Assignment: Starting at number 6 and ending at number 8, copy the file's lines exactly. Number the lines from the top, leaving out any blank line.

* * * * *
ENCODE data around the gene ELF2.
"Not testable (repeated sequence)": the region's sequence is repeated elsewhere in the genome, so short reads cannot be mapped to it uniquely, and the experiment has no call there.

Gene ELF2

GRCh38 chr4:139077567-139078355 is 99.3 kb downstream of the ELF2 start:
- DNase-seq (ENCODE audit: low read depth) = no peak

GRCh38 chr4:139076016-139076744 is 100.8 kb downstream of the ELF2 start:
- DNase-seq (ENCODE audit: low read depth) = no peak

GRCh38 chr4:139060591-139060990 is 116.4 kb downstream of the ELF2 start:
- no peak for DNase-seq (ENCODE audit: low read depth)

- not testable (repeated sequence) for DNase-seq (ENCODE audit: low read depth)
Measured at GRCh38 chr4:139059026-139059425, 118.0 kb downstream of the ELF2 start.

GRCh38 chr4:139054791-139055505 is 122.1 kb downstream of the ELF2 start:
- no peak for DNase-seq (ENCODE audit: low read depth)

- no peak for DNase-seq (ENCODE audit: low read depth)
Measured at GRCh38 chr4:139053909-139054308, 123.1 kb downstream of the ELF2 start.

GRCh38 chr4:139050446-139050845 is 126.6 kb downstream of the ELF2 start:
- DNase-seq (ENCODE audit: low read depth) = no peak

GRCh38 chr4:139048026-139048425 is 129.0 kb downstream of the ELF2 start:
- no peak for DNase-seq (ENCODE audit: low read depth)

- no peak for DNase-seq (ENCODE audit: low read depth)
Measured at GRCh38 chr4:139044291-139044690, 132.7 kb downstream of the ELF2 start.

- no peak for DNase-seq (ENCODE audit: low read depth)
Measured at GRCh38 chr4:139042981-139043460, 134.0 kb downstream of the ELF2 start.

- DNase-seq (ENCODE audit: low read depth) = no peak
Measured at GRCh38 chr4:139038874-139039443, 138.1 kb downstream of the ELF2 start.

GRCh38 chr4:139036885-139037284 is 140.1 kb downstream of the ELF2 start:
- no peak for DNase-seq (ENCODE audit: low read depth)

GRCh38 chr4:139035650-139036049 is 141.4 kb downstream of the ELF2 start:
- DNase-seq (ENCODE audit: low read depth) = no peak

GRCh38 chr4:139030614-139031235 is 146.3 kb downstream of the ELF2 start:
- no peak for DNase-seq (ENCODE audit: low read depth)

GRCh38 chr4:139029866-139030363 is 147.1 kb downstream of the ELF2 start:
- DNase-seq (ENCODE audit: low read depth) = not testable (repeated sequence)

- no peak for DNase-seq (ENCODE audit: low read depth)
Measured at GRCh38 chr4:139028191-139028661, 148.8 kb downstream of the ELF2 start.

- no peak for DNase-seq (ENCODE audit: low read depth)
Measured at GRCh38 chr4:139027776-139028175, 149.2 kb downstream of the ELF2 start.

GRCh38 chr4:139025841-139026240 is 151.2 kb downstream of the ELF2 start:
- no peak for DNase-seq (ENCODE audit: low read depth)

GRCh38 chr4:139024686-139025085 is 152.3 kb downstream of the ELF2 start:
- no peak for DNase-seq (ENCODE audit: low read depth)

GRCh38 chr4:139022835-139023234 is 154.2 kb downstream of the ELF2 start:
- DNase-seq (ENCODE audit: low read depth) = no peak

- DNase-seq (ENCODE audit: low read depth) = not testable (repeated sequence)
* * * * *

GRCh38 chr4:139076016-139076744 is 100.8 kb downstream of the ELF2 start:
- DNase-seq (ENCODE audit: low read depth) = no peak

GRCh38 chr4:139060591-139060990 is 116.4 kb downstream of the ELF2 start: